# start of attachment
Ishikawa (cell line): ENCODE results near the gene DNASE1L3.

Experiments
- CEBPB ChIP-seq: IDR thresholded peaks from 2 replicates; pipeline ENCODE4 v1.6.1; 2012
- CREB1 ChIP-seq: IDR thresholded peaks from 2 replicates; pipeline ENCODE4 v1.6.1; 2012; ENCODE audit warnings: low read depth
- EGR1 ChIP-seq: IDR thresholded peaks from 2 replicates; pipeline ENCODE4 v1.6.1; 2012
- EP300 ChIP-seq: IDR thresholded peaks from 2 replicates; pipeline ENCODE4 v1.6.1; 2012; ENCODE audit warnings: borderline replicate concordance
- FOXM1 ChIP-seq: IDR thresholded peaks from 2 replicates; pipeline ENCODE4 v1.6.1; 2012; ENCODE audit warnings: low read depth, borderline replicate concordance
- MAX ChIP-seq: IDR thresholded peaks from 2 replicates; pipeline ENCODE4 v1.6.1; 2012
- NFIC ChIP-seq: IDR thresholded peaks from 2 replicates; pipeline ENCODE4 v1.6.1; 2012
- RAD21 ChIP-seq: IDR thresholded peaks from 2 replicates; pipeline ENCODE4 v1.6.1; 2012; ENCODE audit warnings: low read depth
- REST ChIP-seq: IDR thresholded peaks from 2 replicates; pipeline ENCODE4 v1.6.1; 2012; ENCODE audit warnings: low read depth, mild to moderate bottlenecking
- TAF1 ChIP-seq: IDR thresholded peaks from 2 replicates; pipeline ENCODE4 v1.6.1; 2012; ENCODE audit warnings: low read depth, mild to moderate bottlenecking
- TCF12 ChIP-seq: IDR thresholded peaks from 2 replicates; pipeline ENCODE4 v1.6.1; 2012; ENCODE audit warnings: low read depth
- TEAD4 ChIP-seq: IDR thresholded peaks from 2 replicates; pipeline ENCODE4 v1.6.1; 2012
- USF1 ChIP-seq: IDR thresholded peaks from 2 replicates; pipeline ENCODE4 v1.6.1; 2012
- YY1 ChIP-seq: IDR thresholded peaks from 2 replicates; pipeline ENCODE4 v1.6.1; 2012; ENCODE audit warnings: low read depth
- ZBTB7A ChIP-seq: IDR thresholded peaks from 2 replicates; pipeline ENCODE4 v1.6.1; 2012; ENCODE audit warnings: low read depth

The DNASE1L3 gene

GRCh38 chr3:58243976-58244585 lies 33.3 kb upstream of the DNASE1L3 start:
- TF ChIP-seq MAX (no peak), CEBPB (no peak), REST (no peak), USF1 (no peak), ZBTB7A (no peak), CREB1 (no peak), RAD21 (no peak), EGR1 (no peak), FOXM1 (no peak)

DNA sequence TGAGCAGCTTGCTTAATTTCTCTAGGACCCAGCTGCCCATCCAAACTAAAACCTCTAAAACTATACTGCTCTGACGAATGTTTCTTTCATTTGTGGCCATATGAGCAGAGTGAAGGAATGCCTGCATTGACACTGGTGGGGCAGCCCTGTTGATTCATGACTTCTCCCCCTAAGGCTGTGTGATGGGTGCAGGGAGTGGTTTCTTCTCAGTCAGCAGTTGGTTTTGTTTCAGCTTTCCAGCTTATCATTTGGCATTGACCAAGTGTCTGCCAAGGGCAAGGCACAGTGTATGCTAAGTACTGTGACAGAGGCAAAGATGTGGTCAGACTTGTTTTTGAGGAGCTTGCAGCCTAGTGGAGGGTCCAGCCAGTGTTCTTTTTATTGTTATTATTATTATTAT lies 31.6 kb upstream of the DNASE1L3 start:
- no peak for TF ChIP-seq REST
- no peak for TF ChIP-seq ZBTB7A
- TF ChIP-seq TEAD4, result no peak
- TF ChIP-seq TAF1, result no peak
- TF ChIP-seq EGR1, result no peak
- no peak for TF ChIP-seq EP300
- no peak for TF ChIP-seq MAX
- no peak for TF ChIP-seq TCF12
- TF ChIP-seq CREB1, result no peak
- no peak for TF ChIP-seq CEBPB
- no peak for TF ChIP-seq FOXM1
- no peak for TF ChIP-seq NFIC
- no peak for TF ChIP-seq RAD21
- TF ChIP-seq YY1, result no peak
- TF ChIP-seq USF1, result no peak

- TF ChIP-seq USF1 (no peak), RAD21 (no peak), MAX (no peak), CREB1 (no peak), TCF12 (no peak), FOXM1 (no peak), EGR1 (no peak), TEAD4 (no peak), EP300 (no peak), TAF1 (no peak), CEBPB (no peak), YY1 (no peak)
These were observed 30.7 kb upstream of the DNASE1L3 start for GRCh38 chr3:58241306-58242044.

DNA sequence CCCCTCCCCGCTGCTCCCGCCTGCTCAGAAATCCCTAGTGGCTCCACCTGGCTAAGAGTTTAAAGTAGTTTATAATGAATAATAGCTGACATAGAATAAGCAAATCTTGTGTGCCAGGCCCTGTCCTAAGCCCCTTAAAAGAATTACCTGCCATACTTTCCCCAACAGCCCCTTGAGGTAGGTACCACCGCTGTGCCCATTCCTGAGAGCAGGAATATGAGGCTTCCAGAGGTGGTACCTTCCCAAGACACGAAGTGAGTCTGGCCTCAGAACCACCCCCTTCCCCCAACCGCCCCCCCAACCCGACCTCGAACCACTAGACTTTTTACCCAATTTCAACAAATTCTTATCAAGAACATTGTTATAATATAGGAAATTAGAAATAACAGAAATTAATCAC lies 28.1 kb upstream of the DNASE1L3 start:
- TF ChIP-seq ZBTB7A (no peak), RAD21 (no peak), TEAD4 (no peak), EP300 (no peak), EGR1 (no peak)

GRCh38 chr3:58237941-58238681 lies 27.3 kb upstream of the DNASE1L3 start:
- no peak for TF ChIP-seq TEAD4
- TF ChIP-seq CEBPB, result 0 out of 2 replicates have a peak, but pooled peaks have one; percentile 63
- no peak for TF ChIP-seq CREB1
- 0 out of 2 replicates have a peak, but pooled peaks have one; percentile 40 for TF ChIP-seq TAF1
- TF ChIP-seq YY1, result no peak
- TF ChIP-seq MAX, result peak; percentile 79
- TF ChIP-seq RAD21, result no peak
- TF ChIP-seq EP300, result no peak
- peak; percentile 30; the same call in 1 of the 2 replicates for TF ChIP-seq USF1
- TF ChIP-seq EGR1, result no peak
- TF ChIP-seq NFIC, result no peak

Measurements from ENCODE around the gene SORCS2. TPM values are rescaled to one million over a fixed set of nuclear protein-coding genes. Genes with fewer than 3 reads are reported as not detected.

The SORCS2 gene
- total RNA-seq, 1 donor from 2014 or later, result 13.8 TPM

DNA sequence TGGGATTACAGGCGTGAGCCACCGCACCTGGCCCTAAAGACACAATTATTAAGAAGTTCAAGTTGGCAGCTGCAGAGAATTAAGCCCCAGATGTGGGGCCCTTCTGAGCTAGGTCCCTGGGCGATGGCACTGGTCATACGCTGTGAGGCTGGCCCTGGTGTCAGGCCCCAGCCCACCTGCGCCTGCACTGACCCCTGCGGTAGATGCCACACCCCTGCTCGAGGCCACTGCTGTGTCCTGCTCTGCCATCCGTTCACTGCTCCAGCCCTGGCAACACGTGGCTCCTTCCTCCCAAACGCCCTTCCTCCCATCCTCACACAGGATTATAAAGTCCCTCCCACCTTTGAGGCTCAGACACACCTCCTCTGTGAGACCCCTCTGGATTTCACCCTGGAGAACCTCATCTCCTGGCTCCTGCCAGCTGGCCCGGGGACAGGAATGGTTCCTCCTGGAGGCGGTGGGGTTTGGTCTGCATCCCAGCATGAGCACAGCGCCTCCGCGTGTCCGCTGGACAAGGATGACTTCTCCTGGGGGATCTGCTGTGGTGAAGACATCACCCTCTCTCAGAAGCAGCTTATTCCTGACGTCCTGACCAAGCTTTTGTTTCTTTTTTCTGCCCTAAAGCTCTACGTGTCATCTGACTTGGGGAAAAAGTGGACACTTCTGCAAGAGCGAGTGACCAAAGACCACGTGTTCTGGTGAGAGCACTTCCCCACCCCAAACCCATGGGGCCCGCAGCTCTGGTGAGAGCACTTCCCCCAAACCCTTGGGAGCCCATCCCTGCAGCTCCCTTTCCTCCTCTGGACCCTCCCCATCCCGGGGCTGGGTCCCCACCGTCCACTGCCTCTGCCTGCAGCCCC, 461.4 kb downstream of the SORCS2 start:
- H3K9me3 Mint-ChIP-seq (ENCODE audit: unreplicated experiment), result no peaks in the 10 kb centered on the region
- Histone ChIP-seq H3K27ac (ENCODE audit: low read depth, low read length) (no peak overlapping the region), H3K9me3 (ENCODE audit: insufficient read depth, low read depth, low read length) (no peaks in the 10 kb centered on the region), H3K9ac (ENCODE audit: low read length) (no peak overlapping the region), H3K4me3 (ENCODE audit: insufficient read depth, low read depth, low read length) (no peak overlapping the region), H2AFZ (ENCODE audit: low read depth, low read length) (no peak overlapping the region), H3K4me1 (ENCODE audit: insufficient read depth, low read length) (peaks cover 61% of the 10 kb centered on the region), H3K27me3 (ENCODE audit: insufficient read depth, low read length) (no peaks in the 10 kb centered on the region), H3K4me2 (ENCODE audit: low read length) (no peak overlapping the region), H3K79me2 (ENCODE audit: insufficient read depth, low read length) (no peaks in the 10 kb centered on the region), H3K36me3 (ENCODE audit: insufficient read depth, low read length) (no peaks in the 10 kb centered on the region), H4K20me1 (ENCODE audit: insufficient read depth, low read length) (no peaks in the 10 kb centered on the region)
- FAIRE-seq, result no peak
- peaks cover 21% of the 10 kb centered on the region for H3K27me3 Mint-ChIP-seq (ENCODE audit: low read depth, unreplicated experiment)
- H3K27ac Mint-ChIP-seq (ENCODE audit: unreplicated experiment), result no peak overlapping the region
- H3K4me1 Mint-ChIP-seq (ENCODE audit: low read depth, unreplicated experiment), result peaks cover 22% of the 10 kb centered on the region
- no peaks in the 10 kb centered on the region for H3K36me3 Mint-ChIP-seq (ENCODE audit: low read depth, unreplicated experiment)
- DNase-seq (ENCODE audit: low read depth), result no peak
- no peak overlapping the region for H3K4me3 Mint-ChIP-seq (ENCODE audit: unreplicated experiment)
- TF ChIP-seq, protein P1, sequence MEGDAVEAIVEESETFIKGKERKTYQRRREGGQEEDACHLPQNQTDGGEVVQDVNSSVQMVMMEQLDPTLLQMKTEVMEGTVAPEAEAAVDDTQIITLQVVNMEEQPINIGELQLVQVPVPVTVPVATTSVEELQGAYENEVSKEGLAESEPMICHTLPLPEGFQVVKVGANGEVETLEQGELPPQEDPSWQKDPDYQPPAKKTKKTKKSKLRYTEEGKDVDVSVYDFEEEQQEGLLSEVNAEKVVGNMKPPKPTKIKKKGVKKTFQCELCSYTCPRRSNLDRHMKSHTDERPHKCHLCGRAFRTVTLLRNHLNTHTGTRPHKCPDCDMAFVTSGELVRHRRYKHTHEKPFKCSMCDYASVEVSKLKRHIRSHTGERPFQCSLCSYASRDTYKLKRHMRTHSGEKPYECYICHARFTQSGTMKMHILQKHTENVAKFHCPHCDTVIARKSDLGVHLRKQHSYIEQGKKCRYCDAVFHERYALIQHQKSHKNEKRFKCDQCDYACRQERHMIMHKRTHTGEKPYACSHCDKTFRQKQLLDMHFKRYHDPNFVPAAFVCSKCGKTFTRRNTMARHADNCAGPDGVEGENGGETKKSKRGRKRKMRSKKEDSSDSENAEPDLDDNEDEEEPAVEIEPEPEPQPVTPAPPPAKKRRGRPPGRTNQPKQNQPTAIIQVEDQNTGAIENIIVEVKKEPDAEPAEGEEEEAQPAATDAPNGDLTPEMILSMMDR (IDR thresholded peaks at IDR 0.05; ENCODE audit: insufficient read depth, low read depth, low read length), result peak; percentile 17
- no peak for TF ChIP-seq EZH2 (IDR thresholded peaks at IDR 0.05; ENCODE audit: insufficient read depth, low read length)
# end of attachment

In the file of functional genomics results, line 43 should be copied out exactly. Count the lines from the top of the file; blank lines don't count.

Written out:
- TF ChIP-seq CEBPB, result 0 out of 2 replicates have a peak, but pooled peaks have one; percentile 63